Optimize Your Meta Descriptions

While meta descriptions are not technically ranking factors, they can encourage more clicks, which leads to more traffic, which then leads to improved rankings.


Think of them like mini ads. When searchers see the results page, a compelling meta description using engaging language that gives the reader an idea of what they’ll find once they click through is more likely to get a click.

While meta descriptions can be any length, remember that Google will rarely show more than 150-160 words, and less on mobile. Any more and it will be truncated.

It also doesn’t hurt to include the keyword you’re trying to rank for within it. If that’s what people searched for, often they’ll want to see it here. Also, Google will bold this matching text so it stands out.

Ensure Your Keywords Are in the Right Place

On every page of your site, include a targeted keyword within the first 100 words. This, in addition to the title of the page, makes it clear to Google what this page is about.

For example, here’s a screenshot of the first paragraph from the #1 ranking article for “best espresso machines.”

When Google crawls this page, they see the keyword “best espresso machines” placed carefully in strategic places throughout the text. Notice how it appears at the beginning of this article.

In addition to being placed in the first paragraph, also aim to place your keyword in the following places:

  • In the page’s title tag 
  • In your image’s alt-tags (more on this below)
  • The URL of the page itself
  • Throughout the page’s headers (more on this below)
  • In the page’s meta description

Note: In the old days of the internet, people could game the algorithm by “stuffing” the same keyword throughout a page dozens and even hundreds of times. Eventually Google caught on and now they penalize sites that use these black hat tactics.

Aim to create a good user experience for humans first, and only optimize for their crawler afterward.

Optimize Your Images

Ever notice how all of the articles you see ranking on Google have images throughout them? That’s not by accident.

Not only do images make your content more interesting for readers, they also help Google understand what your page is about.

Google has deemed that images help the user experience, so articles that include them get priority over those that don’t.

Optimizing images means reducing the file size so they load more quickly (site speed was added as a ranking factor in 2020), and to include alt-text for both accessibility and SEO.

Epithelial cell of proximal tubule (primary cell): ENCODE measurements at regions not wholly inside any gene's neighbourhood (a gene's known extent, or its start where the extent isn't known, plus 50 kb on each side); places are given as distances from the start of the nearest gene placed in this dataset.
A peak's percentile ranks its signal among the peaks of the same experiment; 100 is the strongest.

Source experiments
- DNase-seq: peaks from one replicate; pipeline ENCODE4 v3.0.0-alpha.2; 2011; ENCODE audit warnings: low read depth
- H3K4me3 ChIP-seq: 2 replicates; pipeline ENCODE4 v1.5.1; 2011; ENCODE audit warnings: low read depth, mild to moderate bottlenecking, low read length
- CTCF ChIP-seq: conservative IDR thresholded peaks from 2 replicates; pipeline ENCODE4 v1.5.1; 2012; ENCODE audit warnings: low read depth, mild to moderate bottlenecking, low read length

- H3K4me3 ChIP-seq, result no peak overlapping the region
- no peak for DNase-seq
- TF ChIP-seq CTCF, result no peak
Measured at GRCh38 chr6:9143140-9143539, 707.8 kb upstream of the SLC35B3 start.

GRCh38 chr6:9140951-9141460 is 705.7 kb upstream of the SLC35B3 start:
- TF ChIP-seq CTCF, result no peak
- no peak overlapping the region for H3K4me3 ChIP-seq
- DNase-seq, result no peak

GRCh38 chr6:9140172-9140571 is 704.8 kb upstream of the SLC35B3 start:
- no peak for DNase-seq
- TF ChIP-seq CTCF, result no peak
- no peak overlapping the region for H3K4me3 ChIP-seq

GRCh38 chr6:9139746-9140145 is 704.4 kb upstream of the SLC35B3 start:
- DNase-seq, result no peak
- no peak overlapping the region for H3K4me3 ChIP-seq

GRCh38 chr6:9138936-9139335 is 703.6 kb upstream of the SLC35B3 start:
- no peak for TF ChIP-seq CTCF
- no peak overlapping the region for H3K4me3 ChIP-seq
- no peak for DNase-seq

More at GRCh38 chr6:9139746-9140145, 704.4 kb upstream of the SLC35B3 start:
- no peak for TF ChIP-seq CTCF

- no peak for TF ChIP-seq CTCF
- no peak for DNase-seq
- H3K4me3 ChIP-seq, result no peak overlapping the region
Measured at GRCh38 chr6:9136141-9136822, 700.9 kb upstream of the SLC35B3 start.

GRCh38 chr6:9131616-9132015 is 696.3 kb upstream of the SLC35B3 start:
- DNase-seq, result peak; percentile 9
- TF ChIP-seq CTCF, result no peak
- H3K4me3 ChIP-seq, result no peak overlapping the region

Image alt-text is primarily used for the visually impaired when using screen readers — they will read out loud “images of a person optimizing their content for SEO” (or whatever you’ve added as your alt-text). Aim to reinforce to Google that your article is about your subject by including your keyword whenever it makes sense.

Disclaimer: Just like in the rest of your content, don’t “stuff” your keyword unnaturally or you’ll risk being flagged.

Google’s official stance on alt-text and keywords is as follows:

When choosing alt text, focus on creating useful, information-rich content that uses keywords appropriately and is in the context of the content of the page. Avoid keyword stuffing as it results in a negative user experience and may cause your site to be seen as spam.

Header Tags

Denoted by the <H> symbol in HTML code, header tags serve an important purpose for both SEO as well as the user experience—they help to organize the structure of your page and provide context for its content.

Pay attention to the larger font you’ll come across in most articles you read. Usually, these are their header tags. 

Articles are usually formatted in this way because it makes it easier for the reader to skim to find what they’re looking for, and for search engine crawlers to see the main points your article is covering.

However, a common mistake with DIY web designers is using header tags for formatting. We’ve seen far too many Wix sites with header tags in the wrong places, resulting in a jumbled structure that’s confusing to search engines.

Header tags are labeled as H1, H2, H3, H4, and so on. The lower the number, the more important the header.

Each article you write should only have one H1 tag, which, while different from the page’s title tag, is very similar. The H1 should tell both search engines and your reader what this article is about and include the main keyword you are trying to rank for.

You can have as many of the other headers as you’d like. Try to include keywords in at least a handful of them (maybe 30% or so) to demonstrate to the crawlers what your article is about without risking being flagged as spam.

Manage Internal and External Links

Internal linking is the act of creating hyperlinks from one page on your site to another, while external linking is the act of creating links that take readers away from your website.

Both are important for SEO and the user experience.

The concept around links is to give readers an option to learn more about a specific subject should they want to.

Does your article bring up a subject briefly? From a reader’s perspective, clicking a link that says, “to learn more about this in more detail, click here” makes a lot of sense.